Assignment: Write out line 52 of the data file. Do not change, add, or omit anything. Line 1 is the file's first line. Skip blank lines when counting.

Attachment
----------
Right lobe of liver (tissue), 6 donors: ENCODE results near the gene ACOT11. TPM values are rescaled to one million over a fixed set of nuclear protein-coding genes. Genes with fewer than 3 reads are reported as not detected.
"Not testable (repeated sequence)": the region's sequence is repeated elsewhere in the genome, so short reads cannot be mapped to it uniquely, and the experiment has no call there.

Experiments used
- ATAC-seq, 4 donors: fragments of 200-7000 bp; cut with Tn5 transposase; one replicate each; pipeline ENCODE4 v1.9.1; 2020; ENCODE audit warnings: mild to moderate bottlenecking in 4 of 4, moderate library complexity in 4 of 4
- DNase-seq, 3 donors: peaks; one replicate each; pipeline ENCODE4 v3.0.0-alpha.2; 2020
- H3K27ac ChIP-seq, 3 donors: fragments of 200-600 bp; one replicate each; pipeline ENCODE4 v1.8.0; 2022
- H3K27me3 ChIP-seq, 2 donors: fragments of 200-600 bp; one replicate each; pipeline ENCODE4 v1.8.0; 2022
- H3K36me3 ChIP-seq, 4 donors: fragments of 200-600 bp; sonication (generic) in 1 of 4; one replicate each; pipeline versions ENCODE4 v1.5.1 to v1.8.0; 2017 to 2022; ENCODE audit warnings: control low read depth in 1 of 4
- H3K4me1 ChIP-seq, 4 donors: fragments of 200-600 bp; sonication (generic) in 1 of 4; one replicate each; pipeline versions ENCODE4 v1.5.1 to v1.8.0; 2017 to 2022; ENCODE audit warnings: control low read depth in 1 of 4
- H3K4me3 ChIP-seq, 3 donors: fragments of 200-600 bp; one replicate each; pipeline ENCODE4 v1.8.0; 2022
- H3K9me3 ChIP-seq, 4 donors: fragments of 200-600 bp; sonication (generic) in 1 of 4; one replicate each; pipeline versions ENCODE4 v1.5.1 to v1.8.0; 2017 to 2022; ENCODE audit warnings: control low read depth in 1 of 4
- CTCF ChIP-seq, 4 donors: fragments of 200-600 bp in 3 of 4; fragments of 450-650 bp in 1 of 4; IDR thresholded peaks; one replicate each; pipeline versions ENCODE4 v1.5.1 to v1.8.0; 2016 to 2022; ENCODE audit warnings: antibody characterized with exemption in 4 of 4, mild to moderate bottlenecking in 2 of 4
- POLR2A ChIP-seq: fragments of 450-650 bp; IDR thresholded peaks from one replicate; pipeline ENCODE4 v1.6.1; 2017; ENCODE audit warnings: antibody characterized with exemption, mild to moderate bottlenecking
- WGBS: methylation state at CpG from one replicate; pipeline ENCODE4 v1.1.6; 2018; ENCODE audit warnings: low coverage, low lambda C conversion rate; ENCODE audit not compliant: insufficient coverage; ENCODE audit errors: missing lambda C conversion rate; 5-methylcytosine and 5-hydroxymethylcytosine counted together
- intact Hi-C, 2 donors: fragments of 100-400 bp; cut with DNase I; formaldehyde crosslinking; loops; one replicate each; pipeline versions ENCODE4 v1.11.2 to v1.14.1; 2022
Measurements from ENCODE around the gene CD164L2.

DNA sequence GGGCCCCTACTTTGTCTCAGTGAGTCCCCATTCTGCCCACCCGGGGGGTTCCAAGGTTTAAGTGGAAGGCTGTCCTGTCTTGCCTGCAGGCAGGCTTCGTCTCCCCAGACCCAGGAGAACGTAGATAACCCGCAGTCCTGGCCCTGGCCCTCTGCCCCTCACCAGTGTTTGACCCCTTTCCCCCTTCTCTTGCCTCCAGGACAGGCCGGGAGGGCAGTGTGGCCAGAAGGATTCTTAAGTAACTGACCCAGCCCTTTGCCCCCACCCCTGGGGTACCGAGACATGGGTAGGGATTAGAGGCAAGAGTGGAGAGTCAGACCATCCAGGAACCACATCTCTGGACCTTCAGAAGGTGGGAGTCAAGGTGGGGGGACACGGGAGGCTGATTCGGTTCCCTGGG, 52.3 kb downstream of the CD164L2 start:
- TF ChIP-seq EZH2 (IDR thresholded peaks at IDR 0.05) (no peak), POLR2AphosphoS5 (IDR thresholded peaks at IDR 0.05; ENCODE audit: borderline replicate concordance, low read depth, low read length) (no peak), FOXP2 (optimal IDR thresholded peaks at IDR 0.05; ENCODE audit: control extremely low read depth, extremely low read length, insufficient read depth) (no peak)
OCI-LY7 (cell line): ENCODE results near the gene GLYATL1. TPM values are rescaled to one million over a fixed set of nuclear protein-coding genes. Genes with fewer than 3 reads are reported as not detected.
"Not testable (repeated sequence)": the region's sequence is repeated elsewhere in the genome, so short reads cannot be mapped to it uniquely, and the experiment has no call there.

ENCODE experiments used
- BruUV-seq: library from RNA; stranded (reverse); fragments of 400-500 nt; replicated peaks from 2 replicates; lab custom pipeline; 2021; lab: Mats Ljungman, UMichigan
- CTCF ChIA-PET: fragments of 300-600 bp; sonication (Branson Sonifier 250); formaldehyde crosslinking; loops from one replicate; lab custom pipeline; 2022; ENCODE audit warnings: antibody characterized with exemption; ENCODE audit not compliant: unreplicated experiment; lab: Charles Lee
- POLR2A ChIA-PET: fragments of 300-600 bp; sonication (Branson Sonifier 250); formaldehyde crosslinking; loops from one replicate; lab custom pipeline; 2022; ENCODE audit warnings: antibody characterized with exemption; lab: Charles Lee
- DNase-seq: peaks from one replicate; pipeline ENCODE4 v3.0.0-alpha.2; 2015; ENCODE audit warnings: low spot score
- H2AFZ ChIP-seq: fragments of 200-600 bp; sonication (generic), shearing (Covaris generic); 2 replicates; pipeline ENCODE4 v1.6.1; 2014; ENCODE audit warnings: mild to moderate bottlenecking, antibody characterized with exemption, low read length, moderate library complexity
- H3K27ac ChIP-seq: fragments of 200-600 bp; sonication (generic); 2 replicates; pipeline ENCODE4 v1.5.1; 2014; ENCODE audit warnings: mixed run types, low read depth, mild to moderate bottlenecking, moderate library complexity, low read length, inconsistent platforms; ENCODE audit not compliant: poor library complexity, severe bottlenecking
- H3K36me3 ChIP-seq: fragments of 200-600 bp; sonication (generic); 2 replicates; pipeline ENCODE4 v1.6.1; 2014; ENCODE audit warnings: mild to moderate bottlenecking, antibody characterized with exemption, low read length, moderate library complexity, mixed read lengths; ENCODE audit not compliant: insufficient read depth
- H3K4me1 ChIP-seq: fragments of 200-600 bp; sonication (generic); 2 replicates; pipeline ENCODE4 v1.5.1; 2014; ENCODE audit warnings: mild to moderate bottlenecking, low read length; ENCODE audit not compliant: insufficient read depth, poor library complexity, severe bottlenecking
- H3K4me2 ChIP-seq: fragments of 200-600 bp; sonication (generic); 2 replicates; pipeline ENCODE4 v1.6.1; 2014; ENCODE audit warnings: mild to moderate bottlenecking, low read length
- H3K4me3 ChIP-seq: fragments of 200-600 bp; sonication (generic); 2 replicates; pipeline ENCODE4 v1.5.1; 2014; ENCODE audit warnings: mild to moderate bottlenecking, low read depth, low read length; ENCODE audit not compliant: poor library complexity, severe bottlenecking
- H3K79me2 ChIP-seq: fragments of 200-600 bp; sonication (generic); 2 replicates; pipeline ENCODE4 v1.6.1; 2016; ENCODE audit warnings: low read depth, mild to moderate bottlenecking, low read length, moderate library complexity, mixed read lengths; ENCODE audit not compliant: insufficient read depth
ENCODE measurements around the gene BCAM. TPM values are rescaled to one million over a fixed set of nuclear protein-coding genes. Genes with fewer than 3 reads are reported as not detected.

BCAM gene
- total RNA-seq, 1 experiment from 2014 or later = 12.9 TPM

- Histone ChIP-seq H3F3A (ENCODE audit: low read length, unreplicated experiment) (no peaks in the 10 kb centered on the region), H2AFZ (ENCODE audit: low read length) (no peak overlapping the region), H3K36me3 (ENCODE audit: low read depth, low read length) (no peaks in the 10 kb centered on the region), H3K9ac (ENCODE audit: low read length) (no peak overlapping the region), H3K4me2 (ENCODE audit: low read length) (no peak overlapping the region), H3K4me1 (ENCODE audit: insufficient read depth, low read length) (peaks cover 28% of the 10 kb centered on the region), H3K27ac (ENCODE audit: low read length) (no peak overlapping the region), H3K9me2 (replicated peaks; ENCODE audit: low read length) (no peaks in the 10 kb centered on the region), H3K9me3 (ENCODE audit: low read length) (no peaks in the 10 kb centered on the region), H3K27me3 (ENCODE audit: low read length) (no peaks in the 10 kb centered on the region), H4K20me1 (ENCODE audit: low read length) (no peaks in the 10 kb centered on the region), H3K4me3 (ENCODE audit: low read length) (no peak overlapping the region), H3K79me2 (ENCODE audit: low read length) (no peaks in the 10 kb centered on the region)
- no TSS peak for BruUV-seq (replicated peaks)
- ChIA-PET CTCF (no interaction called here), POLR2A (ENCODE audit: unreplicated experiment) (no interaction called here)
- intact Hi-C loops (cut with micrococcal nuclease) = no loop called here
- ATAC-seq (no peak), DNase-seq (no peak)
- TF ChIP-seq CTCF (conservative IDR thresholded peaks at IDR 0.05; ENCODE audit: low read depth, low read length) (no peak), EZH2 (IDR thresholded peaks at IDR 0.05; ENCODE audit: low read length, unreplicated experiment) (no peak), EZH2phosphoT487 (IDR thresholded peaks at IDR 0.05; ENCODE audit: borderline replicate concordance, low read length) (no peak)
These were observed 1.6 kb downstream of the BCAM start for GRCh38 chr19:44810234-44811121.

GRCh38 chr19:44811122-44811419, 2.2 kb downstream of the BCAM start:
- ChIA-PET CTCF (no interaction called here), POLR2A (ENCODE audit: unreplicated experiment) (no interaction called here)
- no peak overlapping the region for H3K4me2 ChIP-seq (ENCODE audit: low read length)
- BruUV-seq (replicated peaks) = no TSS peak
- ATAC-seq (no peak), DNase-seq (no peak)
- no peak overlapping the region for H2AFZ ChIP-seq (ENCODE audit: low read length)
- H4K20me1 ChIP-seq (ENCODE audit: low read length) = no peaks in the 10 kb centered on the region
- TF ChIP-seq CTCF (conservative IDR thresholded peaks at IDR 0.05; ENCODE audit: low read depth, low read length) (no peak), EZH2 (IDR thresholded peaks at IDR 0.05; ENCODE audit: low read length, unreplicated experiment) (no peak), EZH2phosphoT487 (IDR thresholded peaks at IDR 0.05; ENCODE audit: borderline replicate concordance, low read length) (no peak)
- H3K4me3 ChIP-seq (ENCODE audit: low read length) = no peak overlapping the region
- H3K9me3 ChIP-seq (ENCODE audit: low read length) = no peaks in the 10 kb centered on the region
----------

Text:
- H3K9me3 ChIP-seq (ENCODE audit: low read length) = no peaks in the 10 kb centered on the region